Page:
John C. Holt
Through an arrow loop in the wall she saw a familiar horse and rider tearing across the camp toward the healing rooms. Brigan pulled up at Nash's feet and dropped from the saddle. The two brothers threw their arms around each other and embraced hard. Shortly thereafter he stepped into the healing rooms and leaned in the doorway, looking across at her quietly. Brocker's son with the gentle gray eyes. She abandoned all pretense of decorum and ran at him.
Kristin Cashore (Fire (Graceling Realm, #2))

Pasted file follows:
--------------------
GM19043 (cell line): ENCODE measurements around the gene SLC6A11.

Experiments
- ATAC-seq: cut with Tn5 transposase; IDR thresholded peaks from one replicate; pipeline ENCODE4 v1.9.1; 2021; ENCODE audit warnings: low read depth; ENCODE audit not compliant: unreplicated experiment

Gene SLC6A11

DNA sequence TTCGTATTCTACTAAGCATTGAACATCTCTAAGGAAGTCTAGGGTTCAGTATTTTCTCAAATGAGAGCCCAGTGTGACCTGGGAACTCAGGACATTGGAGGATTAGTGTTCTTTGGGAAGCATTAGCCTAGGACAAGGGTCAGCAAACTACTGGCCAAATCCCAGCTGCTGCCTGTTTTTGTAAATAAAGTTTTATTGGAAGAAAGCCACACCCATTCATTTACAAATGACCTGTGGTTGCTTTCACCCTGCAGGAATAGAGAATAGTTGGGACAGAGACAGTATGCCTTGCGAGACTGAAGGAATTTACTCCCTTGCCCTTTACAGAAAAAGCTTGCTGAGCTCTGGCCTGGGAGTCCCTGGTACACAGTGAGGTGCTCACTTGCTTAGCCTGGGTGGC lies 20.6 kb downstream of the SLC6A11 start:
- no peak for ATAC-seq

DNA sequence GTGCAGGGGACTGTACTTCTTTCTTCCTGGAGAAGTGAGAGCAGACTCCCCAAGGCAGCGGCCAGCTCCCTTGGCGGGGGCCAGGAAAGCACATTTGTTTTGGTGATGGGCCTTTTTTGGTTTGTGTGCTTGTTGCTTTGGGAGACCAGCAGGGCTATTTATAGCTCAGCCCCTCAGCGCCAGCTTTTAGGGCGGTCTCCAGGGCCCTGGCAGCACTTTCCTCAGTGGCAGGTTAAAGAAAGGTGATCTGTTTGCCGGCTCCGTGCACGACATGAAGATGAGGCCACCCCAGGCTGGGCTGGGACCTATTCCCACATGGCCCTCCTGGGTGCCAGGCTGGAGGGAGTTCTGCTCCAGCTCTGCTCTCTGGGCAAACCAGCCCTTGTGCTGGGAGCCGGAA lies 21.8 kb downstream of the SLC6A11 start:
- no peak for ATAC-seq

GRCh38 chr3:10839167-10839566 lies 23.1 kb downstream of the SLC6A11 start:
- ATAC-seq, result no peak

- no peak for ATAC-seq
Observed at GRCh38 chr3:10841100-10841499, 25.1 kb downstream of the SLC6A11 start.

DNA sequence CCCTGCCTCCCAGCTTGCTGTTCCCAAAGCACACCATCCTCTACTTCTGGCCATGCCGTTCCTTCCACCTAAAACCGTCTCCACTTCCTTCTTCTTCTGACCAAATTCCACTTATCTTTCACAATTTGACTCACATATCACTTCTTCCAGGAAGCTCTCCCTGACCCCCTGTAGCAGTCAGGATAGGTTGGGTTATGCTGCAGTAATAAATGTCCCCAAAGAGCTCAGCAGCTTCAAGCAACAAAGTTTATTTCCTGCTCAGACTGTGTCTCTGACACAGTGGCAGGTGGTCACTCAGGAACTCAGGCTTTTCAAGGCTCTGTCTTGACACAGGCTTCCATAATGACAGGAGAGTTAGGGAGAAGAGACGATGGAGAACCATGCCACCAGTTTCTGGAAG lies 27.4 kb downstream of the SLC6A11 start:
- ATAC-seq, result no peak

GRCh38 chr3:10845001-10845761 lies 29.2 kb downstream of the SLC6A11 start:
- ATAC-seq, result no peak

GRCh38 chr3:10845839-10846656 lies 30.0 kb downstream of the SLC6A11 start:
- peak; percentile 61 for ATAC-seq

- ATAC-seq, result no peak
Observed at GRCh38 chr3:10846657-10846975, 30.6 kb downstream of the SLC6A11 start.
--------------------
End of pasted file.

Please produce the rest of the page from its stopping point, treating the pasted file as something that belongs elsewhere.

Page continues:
I’m a modern man, a man for the millennium. Digital and smoke free. A diversified multi-cultural, post-modern deconstruction that is anatomically and ecologically incorrect. I’ve been up linked and downloaded, I’ve been inputted and outsourced, I know the upside of downsizing, I know the downside of upgrading. I’m a high-tech low-life. A cutting edge, state-of-the-art bi-coastal multi-tasker and I can give you a gigabyte in a nanosecond! I’m new wave, but I’m old school and my inner child is outward bound. I’m a hot-wired, heat seeking, warm-hearted cool customer, voice activated and bio-degradable. I interface with my database, my database is in cyberspace, so I’m interactive, I’m hyperactive and from time to time I’m radioactive. Behind the eight ball, ahead of the curve, ridin the wave, dodgin the bullet and pushin the envelope. I’m on-point, on-task, on-message and off drugs. I’ve got no need for coke and speed. I've got no urge to binge and purge. I’m in-the-moment, on-the-edge, over-the-top and under-the-radar. A high-concept, low-profile, medium-range ballistic missionary. A street-wise smart bomb. A top-gun bottom feeder. I wear power ties, I tell power lies, I take power naps and run victory laps. I’m a totally ongoing big-foot, slam-dunk, rainmaker with a pro-active outreach. A raging workaholic. A working rageaholic. Out of rehab and in denial! I’ve got a personal trainer, a personal shopper, a personal assistant and a personal agenda. You can’t shut me up. You can’t dumb me down because I’m tireless and I’m wireless, I’m an alpha male on beta-blockers. I’m a non-believer and an over-achiever, laid-back but fashion-forward. Up-front, down-home, low-rent, high-maintenance. Super-sized, long-lasting, high-definition, fast-acting, oven-ready and built-to-last! I’m a hands-on, foot-loose, knee-jerk head case pretty maturely post-traumatic and I’ve got a love-child that sends me hate mail. But, I’m feeling, I’m caring, I’m healing, I’m sharing-- a supportive, bonding, nurturing primary care-giver. My output is down, but my income is up. I took a short position on the long bond and my revenue stream has its own cash-flow. I read junk mail, I eat junk food, I buy junk bonds and I watch trash sports! I’m gender specific, capital intensive, user-friendly and lactose intolerant. I like rough sex. I like tough love. I use the “F” word in my emails and the software on my hard-drive is hardcore--no soft porn. I bought a microwave at a mini-mall; I bought a mini-van at a mega-store. I eat fast-food in the slow lane. I’m toll-free, bite-sized, ready-to-wear and I come in all sizes. A fully-equipped, factory-authorized, hospital-tested, clinically-proven, scientifically- formulated medical miracle. I’ve been pre-wash, pre-cooked, pre-heated, pre-screened, pre-approved, pre-packaged, post-dated, freeze-dried, double-wrapped, vacuum-packed and, I have an unlimited broadband capacity. I’m a rude dude, but I’m the real deal. Lean and mean! Cocked, locked and ready-to-rock. Rough, tough and hard to bluff. I take it slow, I go with the flow, I ride with the tide. I’ve got glide in my stride. Drivin and movin, sailin and spinin, jiving and groovin, wailin and winnin. I don’t snooze, so I don’t lose. I keep the pedal to the metal and the rubber on the road. I party hearty and lunch time is crunch time. I’m hangin in, there ain’t no doubt and I’m hangin tough, over and out!